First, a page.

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- The recoup of sound proximity by the performer doesn't come without new problems. A more sophisticated vocabulary of “instrumental” gestures would certainly help to infuse the regained sound localization with new meaning; but a rich gestural vocabulary (if possible at all) has not yet developed, having been limited up to now to relatively simple connections between gesture and sound.
One of the biggest differences of some modern laptop orchestras in relation to other laptop ensembles is the utilization of dedicated speakers next to each performer.
- When ten or twenty musicians sit on the floor on colorful cushions with their laptops sitting on nice little breakfast tables in front of them, a theatrical situation is created: the audience is led to accept those everyday objects as musical instruments in some way (more, perhaps, than when a solo laptop performer sits on stage). It is a kind of implicit pact that the public seems generally willing to accept.
- By using external controllers of various sorts (usually of a more “gestural” nature, beyond the keyboard-and-trackpad paradigm), a laptop performer engages on gestural activity that reconnects her, at least on one level, with the dimension of movement as discussed in my previous tentative definition of musical instrument.
- One might argue that staring at a computer monitor on stage is not much different than looking at a musical score, but sometimes it does feel odd to watch a laptop musician constantly staring at the screen. Why is this? Reading from a musical score in a traditional musical performance is not generally seen as a problem; sometimes it is even the norm. A solo pianist is usually expected to play by heart, but a string quartet player usually reads from scores.
- The laptop musician often—not always, but often—appears to the audience as an almost motionless performer, completely absorbed by the computer screen. A significant change in terms of stage presence occurs when the need for constantly monitoring the computer screen diminishes and the musician is invited—or required—to look more at the other performers or conductor. In most cases, however, the engima persists: what is actually going on on stage?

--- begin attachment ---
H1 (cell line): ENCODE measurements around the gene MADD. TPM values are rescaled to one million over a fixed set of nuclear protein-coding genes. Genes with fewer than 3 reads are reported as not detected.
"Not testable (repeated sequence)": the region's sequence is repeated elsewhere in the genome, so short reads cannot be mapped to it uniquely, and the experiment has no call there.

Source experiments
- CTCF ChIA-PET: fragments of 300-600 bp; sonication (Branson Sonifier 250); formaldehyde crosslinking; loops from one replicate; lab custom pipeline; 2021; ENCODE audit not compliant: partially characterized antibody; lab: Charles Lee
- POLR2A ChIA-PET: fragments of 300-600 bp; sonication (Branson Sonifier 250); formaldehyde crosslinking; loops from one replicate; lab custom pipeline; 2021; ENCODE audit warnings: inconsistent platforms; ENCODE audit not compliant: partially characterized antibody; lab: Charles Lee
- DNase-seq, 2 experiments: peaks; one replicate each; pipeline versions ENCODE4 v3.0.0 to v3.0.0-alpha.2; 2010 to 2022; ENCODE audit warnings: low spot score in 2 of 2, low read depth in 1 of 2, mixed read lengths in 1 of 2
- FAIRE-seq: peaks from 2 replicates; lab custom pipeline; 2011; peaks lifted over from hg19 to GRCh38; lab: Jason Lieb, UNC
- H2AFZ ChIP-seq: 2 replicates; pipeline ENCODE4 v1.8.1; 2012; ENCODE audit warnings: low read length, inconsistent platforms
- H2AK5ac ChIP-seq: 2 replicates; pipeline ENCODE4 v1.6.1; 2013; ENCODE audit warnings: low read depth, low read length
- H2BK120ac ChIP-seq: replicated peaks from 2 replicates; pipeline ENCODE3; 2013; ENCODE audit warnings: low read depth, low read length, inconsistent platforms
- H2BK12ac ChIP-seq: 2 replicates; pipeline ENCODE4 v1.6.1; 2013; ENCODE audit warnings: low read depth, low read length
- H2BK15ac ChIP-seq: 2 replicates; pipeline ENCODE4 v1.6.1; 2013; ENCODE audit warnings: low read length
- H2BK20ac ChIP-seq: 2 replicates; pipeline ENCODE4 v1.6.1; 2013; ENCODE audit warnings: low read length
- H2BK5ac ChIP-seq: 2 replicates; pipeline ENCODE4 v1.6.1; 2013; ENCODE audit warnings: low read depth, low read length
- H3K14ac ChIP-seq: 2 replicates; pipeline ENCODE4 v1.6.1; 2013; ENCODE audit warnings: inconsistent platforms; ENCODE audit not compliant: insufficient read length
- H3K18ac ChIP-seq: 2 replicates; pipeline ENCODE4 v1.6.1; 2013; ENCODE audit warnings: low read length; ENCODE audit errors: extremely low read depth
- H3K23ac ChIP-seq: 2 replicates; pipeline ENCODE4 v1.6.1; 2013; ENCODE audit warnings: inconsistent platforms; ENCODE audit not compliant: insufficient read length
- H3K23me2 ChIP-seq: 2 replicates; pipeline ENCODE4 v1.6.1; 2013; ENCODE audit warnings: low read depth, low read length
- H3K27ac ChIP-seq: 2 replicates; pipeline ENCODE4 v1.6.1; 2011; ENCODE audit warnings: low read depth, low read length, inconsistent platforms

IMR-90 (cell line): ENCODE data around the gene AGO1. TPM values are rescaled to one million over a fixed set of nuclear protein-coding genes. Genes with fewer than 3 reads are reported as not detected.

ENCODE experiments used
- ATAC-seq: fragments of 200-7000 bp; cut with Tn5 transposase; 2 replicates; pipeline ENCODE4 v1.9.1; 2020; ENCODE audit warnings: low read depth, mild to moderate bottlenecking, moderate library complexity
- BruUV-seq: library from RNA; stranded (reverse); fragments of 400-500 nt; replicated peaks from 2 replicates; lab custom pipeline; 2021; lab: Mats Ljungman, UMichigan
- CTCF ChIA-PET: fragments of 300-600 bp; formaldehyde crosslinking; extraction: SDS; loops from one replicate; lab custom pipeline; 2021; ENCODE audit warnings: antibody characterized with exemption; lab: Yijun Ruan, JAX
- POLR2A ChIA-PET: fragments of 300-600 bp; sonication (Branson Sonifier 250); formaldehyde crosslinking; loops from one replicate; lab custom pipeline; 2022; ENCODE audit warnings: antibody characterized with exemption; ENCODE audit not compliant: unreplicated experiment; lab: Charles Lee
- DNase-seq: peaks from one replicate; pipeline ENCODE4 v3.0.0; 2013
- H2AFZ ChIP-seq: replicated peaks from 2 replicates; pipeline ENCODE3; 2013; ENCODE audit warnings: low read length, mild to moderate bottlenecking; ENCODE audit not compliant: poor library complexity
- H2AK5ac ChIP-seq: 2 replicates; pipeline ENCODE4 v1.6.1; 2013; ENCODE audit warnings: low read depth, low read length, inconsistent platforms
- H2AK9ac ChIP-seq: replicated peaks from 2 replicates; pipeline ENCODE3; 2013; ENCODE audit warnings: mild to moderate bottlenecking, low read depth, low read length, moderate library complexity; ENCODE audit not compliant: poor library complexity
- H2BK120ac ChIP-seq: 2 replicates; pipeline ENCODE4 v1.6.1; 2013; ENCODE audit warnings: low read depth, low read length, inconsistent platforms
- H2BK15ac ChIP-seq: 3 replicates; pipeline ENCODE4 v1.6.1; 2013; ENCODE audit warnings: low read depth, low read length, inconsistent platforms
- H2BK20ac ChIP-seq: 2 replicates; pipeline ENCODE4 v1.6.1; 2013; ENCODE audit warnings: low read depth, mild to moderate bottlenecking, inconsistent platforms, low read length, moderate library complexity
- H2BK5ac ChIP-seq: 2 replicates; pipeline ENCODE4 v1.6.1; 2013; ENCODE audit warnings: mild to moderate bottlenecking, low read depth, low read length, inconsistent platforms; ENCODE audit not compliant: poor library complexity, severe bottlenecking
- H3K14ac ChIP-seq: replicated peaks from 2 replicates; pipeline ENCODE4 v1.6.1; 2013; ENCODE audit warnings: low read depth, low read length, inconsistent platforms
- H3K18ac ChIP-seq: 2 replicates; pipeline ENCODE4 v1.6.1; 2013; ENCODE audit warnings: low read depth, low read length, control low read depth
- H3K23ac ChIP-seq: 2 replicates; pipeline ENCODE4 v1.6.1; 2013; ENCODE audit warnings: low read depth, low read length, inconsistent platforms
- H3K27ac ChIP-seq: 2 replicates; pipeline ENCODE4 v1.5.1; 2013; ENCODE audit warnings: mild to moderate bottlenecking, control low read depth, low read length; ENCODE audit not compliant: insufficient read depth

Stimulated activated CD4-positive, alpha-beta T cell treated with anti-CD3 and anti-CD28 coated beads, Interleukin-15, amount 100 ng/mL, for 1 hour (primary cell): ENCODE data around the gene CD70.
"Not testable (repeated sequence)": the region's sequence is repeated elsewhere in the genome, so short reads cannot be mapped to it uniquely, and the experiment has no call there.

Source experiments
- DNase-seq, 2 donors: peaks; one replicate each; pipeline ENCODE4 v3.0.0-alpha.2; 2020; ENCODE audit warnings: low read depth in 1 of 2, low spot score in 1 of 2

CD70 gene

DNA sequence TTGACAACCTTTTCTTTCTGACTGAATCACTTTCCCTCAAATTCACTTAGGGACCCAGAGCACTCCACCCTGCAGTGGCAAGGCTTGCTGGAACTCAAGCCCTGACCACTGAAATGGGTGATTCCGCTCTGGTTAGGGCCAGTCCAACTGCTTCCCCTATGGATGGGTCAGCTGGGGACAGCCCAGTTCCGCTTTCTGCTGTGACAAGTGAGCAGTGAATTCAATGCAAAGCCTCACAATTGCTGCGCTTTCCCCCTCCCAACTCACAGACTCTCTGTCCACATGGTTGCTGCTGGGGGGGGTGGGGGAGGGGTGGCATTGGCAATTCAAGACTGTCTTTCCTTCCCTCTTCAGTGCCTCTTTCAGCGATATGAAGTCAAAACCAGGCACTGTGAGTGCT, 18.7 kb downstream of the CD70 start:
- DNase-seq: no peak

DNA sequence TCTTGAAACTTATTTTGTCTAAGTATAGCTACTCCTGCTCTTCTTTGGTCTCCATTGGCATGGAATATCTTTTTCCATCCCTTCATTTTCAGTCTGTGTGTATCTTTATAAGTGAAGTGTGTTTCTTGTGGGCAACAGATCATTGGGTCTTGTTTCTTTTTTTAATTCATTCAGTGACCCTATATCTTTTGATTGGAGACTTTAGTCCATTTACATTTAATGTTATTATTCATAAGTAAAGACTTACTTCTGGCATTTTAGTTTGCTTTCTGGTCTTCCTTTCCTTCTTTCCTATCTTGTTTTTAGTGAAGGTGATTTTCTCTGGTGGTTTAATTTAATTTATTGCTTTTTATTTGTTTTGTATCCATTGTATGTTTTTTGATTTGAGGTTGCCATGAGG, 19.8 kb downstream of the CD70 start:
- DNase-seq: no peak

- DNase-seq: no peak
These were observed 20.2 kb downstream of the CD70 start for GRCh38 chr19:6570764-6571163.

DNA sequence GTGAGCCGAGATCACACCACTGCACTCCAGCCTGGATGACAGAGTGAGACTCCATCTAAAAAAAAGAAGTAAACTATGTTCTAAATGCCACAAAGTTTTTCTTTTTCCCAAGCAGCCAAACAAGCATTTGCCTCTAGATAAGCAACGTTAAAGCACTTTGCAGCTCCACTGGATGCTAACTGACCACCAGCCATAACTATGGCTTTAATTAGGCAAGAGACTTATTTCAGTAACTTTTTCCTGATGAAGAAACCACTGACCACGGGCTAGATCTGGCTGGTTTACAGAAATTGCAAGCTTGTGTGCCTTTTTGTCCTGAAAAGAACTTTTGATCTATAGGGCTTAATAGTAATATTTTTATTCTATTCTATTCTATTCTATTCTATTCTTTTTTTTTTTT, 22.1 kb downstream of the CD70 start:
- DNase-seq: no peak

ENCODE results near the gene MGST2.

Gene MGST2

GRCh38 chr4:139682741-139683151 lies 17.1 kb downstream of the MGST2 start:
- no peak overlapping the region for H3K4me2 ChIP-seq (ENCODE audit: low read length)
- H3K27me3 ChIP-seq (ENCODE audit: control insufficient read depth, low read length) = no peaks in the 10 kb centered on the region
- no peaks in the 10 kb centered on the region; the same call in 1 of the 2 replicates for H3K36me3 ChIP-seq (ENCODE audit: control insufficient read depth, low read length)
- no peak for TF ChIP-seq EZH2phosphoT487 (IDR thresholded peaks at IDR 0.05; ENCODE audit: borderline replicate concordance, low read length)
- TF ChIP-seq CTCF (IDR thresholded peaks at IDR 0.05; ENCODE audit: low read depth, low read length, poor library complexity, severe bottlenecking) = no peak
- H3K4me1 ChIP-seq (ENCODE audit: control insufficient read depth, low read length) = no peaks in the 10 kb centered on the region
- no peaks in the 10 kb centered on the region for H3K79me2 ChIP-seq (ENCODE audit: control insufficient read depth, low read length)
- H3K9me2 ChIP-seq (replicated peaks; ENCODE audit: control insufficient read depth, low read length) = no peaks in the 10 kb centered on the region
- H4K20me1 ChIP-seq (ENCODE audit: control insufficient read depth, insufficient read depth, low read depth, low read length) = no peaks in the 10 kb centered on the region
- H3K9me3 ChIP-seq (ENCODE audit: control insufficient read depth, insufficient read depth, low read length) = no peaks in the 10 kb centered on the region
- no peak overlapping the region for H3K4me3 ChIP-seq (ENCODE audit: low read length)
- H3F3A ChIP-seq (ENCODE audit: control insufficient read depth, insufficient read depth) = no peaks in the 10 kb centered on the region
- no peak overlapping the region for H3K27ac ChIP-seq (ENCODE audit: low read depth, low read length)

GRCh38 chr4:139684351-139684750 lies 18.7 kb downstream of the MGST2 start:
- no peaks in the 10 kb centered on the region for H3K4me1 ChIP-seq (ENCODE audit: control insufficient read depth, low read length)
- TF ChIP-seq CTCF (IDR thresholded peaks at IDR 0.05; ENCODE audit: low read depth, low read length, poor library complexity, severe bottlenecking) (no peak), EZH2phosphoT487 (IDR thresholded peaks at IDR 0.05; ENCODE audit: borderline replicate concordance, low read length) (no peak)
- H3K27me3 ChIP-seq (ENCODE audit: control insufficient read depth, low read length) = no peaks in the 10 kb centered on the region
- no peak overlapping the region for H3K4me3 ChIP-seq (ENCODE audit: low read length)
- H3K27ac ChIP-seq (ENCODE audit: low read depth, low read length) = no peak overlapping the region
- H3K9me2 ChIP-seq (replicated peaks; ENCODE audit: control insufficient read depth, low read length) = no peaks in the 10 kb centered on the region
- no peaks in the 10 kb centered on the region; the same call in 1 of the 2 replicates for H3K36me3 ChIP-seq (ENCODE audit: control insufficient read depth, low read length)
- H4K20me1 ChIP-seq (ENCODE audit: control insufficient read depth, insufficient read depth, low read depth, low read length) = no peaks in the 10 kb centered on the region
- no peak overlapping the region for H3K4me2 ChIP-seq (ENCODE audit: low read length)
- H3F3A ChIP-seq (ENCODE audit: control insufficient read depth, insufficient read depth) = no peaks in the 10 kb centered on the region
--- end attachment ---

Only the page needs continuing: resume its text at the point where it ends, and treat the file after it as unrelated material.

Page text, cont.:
- A great deal of the theatricality of a laptop orchestra lies in the very fact that we are confronted with, well, a lot of laptops on stage. With one player behind each laptop, and often mimicking or resembling the configuration of a traditional orchestra on stage, the laptop orchestra of today plays directly with our historical notion of an orchestral concert. To some extent, the theater of a laptop orchestra performance is the fact that acoustic instruments (tradition) are replaced by machines with a quasi-futuristic appeal.
In his Traité des Objets Musicaux, first published in 1966, Pierre Schaeffer defined a musical instrument in the following way:
“Tout dispositif qui permet d'obtenir une collection variée d'objets sonores—ou des objets sonores variés—toute en maintenant à l'esprit la permanence d'une cause, est un instrument de musique, au sens traditionnel d'une éxperience commune à toutes les civilisations.” (p. 51)
Access Grid is a flexible video streaming / conferencing system installed on all CCRMA linux machines. It'll share streams globally and also within CCRMA. It's multi-user, not just bi-directional and you can pile up the feeds, making it especially useful for big band distrubuted network performance.
This is with a Logitech USB web cam plugged into a linux station...
Bluetooth applet : preferences : make computer discoverable
System : Preferences : Personal File Sharing : 1) Share public files on network 2) share public files over bluetooth 3) Require remote devices to bond with this computer 4) Receive files in Downloads folder via bluetooth 5) Notify about received files
Bluetooth applet : Setup new device
(from phone) select pic & send via bluetooth
(from f12) Bluetooth applet :send files to device